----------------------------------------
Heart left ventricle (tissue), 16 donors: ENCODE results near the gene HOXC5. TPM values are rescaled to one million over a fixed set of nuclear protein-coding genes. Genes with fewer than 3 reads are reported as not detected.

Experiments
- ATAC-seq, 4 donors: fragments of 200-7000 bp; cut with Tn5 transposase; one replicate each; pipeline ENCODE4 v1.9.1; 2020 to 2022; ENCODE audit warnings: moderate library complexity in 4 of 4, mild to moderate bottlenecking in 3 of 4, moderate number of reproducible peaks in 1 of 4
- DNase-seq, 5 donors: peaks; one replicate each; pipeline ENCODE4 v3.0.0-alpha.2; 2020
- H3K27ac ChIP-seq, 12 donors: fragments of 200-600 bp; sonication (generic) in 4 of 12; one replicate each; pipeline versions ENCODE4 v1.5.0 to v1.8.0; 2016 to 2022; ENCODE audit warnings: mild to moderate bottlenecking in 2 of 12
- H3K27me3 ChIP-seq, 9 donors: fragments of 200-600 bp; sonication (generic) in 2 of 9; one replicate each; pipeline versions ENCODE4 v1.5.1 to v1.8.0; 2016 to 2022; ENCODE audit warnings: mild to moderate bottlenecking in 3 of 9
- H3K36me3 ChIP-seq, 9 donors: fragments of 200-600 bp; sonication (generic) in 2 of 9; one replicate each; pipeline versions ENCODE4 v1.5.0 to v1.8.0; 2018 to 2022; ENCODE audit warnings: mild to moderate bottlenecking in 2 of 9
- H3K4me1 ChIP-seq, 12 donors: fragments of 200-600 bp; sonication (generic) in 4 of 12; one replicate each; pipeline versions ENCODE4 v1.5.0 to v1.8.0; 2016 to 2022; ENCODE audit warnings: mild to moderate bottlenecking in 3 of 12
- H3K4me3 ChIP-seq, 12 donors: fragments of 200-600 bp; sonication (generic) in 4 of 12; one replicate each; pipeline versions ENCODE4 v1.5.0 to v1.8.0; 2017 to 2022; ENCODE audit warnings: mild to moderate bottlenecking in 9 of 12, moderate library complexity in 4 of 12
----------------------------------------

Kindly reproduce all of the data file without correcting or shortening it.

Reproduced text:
Heart left ventricle (tissue), 16 donors: ENCODE results near the gene HOXC5. TPM values are rescaled to one million over a fixed set of nuclear protein-coding genes. Genes with fewer than 3 reads are reported as not detected.

Experiments
- ATAC-seq, 4 donors: fragments of 200-7000 bp; cut with Tn5 transposase; one replicate each; pipeline ENCODE4 v1.9.1; 2020 to 2022; ENCODE audit warnings: moderate library complexity in 4 of 4, mild to moderate bottlenecking in 3 of 4, moderate number of reproducible peaks in 1 of 4
- DNase-seq, 5 donors: peaks; one replicate each; pipeline ENCODE4 v3.0.0-alpha.2; 2020
- H3K27ac ChIP-seq, 12 donors: fragments of 200-600 bp; sonication (generic) in 4 of 12; one replicate each; pipeline versions ENCODE4 v1.5.0 to v1.8.0; 2016 to 2022; ENCODE audit warnings: mild to moderate bottlenecking in 2 of 12
- H3K27me3 ChIP-seq, 9 donors: fragments of 200-600 bp; sonication (generic) in 2 of 9; one replicate each; pipeline versions ENCODE4 v1.5.1 to v1.8.0; 2016 to 2022; ENCODE audit warnings: mild to moderate bottlenecking in 3 of 9
- H3K36me3 ChIP-seq, 9 donors: fragments of 200-600 bp; sonication (generic) in 2 of 9; one replicate each; pipeline versions ENCODE4 v1.5.0 to v1.8.0; 2018 to 2022; ENCODE audit warnings: mild to moderate bottlenecking in 2 of 9
- H3K4me1 ChIP-seq, 12 donors: fragments of 200-600 bp; sonication (generic) in 4 of 12; one replicate each; pipeline versions ENCODE4 v1.5.0 to v1.8.0; 2016 to 2022; ENCODE audit warnings: mild to moderate bottlenecking in 3 of 12
- H3K4me3 ChIP-seq, 12 donors: fragments of 200-600 bp; sonication (generic) in 4 of 12; one replicate each; pipeline versions ENCODE4 v1.5.0 to v1.8.0; 2017 to 2022; ENCODE audit warnings: mild to moderate bottlenecking in 9 of 12, moderate library complexity in 4 of 12